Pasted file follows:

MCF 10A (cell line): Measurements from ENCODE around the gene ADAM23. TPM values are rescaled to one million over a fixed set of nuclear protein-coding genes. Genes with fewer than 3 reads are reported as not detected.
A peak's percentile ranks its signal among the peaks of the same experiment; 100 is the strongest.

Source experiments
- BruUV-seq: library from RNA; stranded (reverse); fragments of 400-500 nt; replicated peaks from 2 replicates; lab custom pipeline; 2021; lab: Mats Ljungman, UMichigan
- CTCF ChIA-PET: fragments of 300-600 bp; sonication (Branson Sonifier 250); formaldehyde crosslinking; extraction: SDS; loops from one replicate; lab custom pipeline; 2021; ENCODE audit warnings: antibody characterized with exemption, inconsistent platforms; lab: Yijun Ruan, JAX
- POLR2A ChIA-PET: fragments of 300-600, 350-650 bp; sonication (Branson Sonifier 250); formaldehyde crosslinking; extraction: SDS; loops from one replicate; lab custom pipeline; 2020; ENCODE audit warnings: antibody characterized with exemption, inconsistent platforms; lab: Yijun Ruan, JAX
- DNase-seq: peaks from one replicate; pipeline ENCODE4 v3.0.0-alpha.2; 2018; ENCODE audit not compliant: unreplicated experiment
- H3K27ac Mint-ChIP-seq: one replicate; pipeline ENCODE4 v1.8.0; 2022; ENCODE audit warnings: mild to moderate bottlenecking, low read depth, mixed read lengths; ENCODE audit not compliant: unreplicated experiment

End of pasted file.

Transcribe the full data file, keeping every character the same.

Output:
MCF 10A (cell line): Measurements from ENCODE around the gene ADAM23. TPM values are rescaled to one million over a fixed set of nuclear protein-coding genes. Genes with fewer than 3 reads are reported as not detected.
A peak's percentile ranks its signal among the peaks of the same experiment; 100 is the strongest.

Source experiments
- BruUV-seq: library from RNA; stranded (reverse); fragments of 400-500 nt; replicated peaks from 2 replicates; lab custom pipeline; 2021; lab: Mats Ljungman, UMichigan
- CTCF ChIA-PET: fragments of 300-600 bp; sonication (Branson Sonifier 250); formaldehyde crosslinking; extraction: SDS; loops from one replicate; lab custom pipeline; 2021; ENCODE audit warnings: antibody characterized with exemption, inconsistent platforms; lab: Yijun Ruan, JAX
- POLR2A ChIA-PET: fragments of 300-600, 350-650 bp; sonication (Branson Sonifier 250); formaldehyde crosslinking; extraction: SDS; loops from one replicate; lab custom pipeline; 2020; ENCODE audit warnings: antibody characterized with exemption, inconsistent platforms; lab: Yijun Ruan, JAX
- DNase-seq: peaks from one replicate; pipeline ENCODE4 v3.0.0-alpha.2; 2018; ENCODE audit not compliant: unreplicated experiment
- H3K27ac Mint-ChIP-seq: one replicate; pipeline ENCODE4 v1.8.0; 2022; ENCODE audit warnings: mild to moderate bottlenecking, low read depth, mixed read lengths; ENCODE audit not compliant: unreplicated experiment